-The Colosseum in Rome.
-One of the most incredible buildings.
This was a copy for the tourists to buy in the early 19th century...
-..to bring home and to show everybody, "Look what is in southern Europe."
-And an incredible little thing.
-It would have been expensive in its day.
-Would it? Yes?
The method of manufacture for micro-mosaics is also quite
interesting, because there is one way of placing each individual piece
into the ground of the desk weight
and they tend to be slightly coarser.
The other way is to have all of the canes of glass next to each other
-in a huge pattern, and slice them individually.
And by doing that, you can make lots and lots and lots of patterns.
-Exactly the same. A little bit like a stick of rock.
-So it's a really fabulous technique.
It's incredible, really.
Yes. It's lovely.
I've been to the Vatican...
-And at the gates of the Vatican, there's an outlet where
they are making them and there's nothing as intricate as that.
-No, the 19th century ones are the best.
I can't believe you found it in a car-boot sale.
Yes. They are still out there.
I haven't found anything since.
-If that came in at my auction house,
I would put £80-120 on it.
-Expecting it to make towards the upper end.
-Now, how would you feel about that?
-Well, I think I'd rather keep it. Is that all right?
Now, what would you want to have for it, for it to be saleable?
It's got a chance at that, you know. It has got a chance.
-If we put...
..150 reserve, and an auction estimate of 150-250...
-Would that be all right?
-Yeah, that would be fine. Yeah, yeah.
Well, for 50p, you've got a great... You've got a great profit there.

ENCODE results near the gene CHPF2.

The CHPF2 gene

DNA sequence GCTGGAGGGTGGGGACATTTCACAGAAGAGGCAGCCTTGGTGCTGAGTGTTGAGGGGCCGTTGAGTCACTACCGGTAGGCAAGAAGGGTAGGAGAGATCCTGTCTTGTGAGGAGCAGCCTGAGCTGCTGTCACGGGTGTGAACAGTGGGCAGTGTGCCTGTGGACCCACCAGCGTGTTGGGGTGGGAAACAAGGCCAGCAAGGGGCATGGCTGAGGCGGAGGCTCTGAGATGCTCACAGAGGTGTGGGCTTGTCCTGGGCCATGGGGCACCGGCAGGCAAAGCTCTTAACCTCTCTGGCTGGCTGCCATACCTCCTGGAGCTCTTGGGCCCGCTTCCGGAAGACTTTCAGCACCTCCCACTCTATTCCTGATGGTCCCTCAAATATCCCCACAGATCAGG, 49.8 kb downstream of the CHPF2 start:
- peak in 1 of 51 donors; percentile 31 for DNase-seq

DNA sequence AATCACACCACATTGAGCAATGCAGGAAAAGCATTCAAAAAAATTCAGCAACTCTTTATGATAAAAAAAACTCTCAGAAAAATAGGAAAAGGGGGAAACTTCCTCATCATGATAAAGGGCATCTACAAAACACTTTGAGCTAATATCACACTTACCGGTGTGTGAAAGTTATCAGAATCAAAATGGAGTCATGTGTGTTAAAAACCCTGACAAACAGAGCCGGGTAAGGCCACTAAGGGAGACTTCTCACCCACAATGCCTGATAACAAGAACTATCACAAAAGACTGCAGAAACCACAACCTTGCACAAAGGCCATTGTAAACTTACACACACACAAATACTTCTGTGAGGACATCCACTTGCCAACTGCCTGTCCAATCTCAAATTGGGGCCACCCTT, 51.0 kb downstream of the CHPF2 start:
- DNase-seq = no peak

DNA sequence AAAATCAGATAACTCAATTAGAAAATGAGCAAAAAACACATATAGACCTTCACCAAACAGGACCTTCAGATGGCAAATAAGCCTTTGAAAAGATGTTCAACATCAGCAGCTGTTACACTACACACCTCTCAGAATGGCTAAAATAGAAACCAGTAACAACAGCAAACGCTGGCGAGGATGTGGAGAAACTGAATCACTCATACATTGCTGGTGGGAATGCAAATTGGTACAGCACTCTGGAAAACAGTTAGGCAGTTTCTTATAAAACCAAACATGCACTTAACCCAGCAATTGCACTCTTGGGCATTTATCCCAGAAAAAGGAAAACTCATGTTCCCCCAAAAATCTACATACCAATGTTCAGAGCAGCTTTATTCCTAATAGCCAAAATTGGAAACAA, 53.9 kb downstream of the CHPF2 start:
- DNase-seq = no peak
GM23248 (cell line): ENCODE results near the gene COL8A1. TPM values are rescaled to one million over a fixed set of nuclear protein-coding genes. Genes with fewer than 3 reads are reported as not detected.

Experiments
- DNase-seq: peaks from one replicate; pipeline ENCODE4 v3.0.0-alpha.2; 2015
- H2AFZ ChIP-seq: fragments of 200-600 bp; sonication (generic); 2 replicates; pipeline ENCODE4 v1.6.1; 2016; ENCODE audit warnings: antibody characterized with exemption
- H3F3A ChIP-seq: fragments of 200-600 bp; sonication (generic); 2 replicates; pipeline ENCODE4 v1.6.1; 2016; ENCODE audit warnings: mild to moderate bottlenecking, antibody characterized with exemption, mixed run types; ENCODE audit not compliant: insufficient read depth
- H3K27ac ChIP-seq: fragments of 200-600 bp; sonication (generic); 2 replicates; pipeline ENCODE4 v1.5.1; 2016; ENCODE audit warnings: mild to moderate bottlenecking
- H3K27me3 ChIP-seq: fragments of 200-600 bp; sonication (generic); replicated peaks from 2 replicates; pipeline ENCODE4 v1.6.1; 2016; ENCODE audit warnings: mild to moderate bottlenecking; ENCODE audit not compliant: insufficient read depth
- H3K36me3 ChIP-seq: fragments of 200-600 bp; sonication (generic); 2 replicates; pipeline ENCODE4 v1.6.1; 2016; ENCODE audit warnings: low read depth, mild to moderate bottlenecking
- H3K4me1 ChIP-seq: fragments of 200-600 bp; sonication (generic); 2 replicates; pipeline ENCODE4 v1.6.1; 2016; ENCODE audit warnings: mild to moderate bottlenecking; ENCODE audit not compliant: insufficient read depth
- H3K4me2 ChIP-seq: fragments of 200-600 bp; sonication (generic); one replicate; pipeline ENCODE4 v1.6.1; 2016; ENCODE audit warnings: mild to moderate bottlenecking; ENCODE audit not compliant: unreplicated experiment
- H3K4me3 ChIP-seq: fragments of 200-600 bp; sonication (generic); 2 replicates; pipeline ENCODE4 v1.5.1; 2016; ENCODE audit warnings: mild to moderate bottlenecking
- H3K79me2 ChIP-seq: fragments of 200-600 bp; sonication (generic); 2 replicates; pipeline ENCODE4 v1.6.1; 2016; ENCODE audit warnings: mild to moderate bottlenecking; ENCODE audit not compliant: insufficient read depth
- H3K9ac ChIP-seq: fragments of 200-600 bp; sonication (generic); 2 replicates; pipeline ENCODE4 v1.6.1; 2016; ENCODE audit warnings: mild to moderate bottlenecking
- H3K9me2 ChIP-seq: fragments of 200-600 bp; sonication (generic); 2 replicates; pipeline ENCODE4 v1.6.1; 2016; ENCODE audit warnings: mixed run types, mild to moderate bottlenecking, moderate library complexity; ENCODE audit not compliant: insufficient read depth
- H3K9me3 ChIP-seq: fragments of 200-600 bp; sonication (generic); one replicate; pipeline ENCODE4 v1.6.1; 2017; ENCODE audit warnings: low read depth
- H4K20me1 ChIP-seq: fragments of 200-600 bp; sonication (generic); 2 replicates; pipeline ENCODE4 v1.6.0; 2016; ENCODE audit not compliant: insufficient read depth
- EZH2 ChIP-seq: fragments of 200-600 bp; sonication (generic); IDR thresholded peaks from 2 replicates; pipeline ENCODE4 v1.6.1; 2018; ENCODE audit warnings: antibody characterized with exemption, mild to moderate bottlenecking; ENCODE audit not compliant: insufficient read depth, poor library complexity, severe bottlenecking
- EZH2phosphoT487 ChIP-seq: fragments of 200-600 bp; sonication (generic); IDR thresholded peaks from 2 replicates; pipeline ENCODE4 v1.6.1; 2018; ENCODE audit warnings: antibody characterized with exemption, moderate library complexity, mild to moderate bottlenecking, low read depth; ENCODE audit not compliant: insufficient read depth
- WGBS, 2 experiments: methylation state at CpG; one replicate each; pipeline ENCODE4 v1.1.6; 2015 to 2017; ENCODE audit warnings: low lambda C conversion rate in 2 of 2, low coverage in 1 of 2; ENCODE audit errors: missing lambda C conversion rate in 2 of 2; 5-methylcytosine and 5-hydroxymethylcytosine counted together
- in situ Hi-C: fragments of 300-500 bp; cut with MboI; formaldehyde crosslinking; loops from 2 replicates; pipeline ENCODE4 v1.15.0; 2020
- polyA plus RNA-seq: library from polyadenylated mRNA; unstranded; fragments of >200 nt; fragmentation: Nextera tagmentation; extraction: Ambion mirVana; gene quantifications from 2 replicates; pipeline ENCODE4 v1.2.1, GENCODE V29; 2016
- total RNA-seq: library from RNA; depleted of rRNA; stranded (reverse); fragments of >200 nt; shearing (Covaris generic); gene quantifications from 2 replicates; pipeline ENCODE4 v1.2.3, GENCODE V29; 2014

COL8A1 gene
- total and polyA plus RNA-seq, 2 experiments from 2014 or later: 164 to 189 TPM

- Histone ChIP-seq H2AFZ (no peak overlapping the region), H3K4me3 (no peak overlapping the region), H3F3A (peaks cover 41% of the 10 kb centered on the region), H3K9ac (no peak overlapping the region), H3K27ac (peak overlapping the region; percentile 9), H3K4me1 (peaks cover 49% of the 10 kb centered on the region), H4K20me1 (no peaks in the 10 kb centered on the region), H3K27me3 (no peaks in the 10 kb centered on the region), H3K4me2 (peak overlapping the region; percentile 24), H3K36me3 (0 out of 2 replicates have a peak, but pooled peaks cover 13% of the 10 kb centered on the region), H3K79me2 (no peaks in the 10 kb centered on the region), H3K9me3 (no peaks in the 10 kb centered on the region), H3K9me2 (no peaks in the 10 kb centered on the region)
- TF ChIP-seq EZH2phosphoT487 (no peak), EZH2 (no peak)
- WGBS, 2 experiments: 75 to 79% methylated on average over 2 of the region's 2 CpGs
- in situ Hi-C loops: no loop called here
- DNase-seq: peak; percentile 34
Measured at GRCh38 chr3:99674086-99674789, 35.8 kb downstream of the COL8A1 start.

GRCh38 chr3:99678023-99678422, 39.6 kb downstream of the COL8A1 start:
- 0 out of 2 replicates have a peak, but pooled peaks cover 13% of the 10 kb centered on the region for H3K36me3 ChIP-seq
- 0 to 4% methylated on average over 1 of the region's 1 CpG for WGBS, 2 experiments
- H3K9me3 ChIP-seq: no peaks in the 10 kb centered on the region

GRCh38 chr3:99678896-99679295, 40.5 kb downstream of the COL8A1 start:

-Yes. Yes. True.
But it will take a lot to find another.
It would, yeah. I shall never find another one.
That's what I love about antiques -
gems like that mosaic can turn up almost anywhere.
I wonder where Jonathan's next find was discovered.
Well, good afternoon, Audrey and Claire.
-You've brought along this pot,
which I can immediately identify just from the style of it
as Doulton. Where did you find it?
I actually found it in my mum's shed after she had died.
-In a shed.
-In the shed, yes.
So, how long it had been there, I don't know.
-How long had she lived there?
So this has been in the shed, potentially, for quite a long time.
-Your mother obviously didn't like it.
I don't know, to be quite honest.
I don't remember in my childhood seeing it indoors.
-She was a hoarder, almost.
You know, she would tuck away little things, bits and pieces.
Well, look, you've got this pot and you can see... The colours
and the style of it immediately tell you it is Doulton,
and it's typically Doulton of the late 19th century.
So down here, you've got the Doulton Lambeth mark.
You've got a date mark, that will tell you it's 1873.
And you've got a mark here for the decorator, called Harriet Hibbert.
It's not your normal style.
There's lots of symbols on this which are quite unusual,
I have to say. Bearing in mind this pot dates from 1873, and that time,
there's a lot of influence from the Far East, from Japan and China,
and so you've got what look like crows here,